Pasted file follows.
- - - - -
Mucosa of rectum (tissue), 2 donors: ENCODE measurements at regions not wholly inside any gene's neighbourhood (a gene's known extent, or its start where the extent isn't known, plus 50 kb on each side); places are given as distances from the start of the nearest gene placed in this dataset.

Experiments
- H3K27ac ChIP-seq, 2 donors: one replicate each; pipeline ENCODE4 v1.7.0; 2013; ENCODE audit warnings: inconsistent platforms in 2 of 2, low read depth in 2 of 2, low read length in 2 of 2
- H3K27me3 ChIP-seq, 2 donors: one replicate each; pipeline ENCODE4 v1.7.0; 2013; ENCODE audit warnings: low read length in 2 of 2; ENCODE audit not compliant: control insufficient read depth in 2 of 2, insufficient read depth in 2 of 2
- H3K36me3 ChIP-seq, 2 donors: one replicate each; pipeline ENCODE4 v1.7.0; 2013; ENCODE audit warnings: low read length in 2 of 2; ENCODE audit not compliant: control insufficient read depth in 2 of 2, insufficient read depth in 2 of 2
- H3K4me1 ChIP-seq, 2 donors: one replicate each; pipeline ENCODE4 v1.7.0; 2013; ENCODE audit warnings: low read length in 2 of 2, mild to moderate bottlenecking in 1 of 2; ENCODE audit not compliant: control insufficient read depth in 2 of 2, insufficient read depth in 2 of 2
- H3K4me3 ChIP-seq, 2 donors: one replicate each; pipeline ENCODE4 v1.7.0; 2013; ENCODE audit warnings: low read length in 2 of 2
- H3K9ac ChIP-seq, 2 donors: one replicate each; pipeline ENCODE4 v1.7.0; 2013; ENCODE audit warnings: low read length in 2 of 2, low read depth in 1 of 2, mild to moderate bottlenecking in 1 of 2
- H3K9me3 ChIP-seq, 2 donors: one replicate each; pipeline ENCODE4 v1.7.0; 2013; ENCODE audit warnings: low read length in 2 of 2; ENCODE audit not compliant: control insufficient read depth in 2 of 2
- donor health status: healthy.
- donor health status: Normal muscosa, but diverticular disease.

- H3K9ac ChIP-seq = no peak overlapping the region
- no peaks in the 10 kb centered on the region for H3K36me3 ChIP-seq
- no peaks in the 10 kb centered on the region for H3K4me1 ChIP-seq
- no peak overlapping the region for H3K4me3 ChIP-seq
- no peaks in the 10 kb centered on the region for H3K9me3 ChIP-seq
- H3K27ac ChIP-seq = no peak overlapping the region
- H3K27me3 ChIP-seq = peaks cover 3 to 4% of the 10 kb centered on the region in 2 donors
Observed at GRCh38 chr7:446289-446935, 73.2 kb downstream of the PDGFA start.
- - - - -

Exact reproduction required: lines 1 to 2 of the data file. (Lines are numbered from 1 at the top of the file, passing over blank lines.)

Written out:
Mucosa of rectum (tissue), 2 donors: ENCODE measurements at regions not wholly inside any gene's neighbourhood (a gene's known extent, or its start where the extent isn't known, plus 50 kb on each side); places are given as distances from the start of the nearest gene placed in this dataset.

Experiments